My mother was diagnosed with bipolar disorder shortly after I was born, and shortly after her grandfather, who she loved deeply, suddenly died. As an adult, I can make sense of it: I can reason that the combined effects of grief and pregnancy on her body did something to bring to light an illness that had been latent; but when she told me when I was a child, I thought maybe if I hadn’t come along, my mom wouldn’t be sick.
Bipolar disorder is highly heritable, and both of my parents have diagnoses. I’ve known this for most of my life and I’d be lying if I said it didn’t scare me.
It has taken years for me to push back against all of the ableist rhetoric that society has shoved into me. The thought that depression was something I could just push through if I tried harder. The idea that if I went on medication I would lose myself, I would change. The notion that if I went to therapy I was weak. That I couldn’t seek services because then it would be official, I’d be crazy, and what’s worse than that?
And frankly it’s all utter bullshit—but it took years to deprogram.
So here’s where I am now: Continue reading
It’s the holidays, which means making the lighting-fast gear shift from last semester’s grading to next January’s grant deadlines, all while navigating the ups and downs of the holiday season. For me, it’s been more downs than ups (family drama, and distance always sucks). I’m feeling the weight of anxiety and depression pretty heavily this season, and a series of rejections hasn’t helped. I’ve had a really hefty travel schedule, too. I still haven’t replaced the social safety net I had in graduate school, and I’m feeling pretty isolated. For better or worse, I’m not feeling very resilient right now.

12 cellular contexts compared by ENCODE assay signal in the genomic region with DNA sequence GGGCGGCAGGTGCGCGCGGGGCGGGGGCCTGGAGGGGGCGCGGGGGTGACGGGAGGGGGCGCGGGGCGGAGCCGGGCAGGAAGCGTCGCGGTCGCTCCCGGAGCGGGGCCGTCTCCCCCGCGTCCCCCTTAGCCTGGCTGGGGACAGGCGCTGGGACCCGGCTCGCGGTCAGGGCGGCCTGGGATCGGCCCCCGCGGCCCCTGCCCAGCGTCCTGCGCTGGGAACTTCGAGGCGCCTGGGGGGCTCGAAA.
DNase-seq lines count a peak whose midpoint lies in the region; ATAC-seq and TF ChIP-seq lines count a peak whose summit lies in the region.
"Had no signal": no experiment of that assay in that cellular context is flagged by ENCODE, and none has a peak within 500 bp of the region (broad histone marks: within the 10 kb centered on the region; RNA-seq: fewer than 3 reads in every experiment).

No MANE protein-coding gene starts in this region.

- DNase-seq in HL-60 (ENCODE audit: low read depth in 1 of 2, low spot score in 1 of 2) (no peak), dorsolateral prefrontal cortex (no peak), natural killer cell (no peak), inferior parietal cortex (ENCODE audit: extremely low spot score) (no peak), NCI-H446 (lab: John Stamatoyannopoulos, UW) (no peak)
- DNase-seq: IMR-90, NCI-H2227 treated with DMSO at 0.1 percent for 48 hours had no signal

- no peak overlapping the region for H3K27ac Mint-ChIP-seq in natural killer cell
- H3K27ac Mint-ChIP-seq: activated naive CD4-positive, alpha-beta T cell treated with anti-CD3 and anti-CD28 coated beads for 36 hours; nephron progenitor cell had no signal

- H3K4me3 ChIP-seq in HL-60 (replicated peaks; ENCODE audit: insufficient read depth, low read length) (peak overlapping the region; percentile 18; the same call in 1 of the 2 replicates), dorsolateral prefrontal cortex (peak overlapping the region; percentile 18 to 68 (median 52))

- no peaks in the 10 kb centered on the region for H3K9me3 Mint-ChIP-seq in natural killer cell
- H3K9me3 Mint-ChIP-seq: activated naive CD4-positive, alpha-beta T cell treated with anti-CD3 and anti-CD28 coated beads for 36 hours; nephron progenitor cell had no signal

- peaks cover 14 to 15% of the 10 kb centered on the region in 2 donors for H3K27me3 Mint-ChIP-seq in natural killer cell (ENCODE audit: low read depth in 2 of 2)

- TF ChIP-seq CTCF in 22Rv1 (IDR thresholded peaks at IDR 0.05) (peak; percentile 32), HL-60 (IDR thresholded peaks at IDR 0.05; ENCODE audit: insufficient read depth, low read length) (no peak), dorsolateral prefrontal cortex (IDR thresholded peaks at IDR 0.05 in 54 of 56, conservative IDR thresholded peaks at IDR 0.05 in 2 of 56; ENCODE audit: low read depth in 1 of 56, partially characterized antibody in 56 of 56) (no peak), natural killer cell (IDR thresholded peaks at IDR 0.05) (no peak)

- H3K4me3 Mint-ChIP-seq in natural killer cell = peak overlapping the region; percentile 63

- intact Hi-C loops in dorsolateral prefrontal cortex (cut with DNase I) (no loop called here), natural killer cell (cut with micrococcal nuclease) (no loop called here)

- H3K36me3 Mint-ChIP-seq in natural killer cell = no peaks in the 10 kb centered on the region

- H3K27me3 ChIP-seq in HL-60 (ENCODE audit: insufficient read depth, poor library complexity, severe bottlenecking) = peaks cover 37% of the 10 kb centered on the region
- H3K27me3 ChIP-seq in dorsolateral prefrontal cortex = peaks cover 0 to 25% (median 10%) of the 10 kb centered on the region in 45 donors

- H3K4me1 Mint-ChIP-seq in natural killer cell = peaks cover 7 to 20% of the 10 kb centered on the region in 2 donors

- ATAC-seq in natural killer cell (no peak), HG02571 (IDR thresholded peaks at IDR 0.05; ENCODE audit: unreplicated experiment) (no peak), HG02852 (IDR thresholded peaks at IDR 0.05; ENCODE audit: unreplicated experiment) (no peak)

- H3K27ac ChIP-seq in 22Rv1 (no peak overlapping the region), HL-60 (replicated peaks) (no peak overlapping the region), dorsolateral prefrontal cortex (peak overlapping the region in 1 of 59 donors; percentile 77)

And yet that’s exactly what I need to feel, to bolster myself for a new semester (two new courses to prep!), and three NSF deadlines in January, and manuscripts to write, and students who need me to be a rock through their yough times, too. Plus, given the long turnaround times of papers and grants, I’m already thinking about next year’s review even though I just turned in this year’s (it was really positive, but I hear the Year 3 reviews are brutal in comparison).
Anyone who knows me well knows that I don’t like to wallow; I try to give myself space to feel what I’m feeling, and then I shift gears, make plans and work on moving on. So, how does an occasionally depressed-and-grumpy academic get by? Continue reading
The academic life is a never-ending stream of new challenges that can trigger or exacerbate anxiety and depression. We’ve talked about some of those stresses here at TSW, from dealing with toxic mentors, to the job hunt (which could trigger Job Market PTSD), to the timing of starting a family, to feeling like you are falling behind even once you have your dream job. Mental health issues seem to be rising in academia and can seriously affect academics’ productivity and success – an insidious negative feedback loop.
The only way to break a ‘hidden epidemic’ out into the open is to talk about our experiences and acknowledge the pervasiveness of the problem. We are starting to talk more openly about mental illness in academia – even if there is a culture of acceptance around those issues. I’m not a psychiatrist, psychologist, or any other kind of doctor trained in diagnosing or treating mental health issues, but I can talk about my experiences as a way to continue the conversation. Continue reading